On October 13, EIA reported that inventories of gas in underground storage for the week ending October 7increased 112 Bcf to 3,521 Bcf. This injection of 112 Bcf was the largest on record for a week in October and the largest weekly injection since June 2009. This current injection is the third week in a row where injections have surpassed year ago levels.
As a result, the storage deficit to last year has narrowed and currently storage is 68 Bcf above the five year average. The robust pace of injections has been putting downward pressure on gas prices and has provided opportunities for customers to lock a lower cost of commodity in both gas and power.
The robust injections of gas into storage is a result of three supporting factors: robust production, mild weather, fall nuclear outages that are coming in line with forecast and matching ’09 &’10 levels.
- – Production: As of July, EIA reported Lower 48 Gross Production was 69.48 Bcf/day, a 38-year high. EIA cited both the Haynesville (LA) and Marcellus (PA) shale fields as key drivers of growth. The 69.48 Bcf/d includes approximately 6 Bcf/d of natural gas liquids (NGLs) such as propane which are indexed to the price of oil and have been a key component in expanded drilling levels in 2011.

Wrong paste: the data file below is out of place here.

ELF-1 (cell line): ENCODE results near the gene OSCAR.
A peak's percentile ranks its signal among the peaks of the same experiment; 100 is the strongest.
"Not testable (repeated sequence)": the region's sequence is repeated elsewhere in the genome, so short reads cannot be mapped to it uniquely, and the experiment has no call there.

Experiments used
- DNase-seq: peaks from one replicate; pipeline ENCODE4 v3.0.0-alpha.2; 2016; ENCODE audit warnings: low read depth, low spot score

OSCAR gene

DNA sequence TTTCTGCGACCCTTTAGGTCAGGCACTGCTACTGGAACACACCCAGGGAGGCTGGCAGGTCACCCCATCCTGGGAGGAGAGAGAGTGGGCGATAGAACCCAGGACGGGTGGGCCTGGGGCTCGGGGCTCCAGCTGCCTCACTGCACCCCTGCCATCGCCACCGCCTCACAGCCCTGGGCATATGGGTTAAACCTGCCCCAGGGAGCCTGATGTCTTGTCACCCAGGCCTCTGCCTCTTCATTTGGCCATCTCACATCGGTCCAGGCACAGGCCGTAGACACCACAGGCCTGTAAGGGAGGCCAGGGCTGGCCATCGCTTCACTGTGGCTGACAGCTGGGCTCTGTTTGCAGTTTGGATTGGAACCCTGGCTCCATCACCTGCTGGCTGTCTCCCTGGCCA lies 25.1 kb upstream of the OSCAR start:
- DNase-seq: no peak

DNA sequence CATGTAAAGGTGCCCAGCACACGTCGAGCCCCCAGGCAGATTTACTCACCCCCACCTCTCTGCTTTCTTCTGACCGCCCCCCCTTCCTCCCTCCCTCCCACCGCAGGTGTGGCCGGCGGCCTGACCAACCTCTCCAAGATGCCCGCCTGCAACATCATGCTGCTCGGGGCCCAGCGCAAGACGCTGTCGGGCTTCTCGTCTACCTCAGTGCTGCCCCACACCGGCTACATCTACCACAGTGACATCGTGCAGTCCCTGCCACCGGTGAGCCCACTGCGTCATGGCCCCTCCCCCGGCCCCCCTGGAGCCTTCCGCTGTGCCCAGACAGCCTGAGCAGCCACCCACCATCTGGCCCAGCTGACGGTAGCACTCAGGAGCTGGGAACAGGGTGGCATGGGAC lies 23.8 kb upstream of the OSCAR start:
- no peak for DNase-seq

– Weather: For the week ending Oct. 6, temperatures averaged 67.7 F, which is .3 degree cooler than normal but still relatively flat from a heating or cooling perspective of 65 degrees as a baseline.
– Fall Nuclear Outages: Current MW levels of nuclear units in outage are tracking closely to the past two years at approximately 20,000 MW. This is well below outage levels this spring where unplanned maintenance pushed outages approximately 15,000 MW above forecast and to record levels boosting gas fired generation demand.
The NYMEX 12 month Rolling Strip can be used a proxy for forward gas prices and shows the seasonality of natural gas over the past year. These seasonal buying opportunities occur in the spring and fall shoulder months when demand is at its lower points. The strip, currently trading near $3.96 MMBTU is off 21% from its summer high on June 8 of $5.058 MMBTU.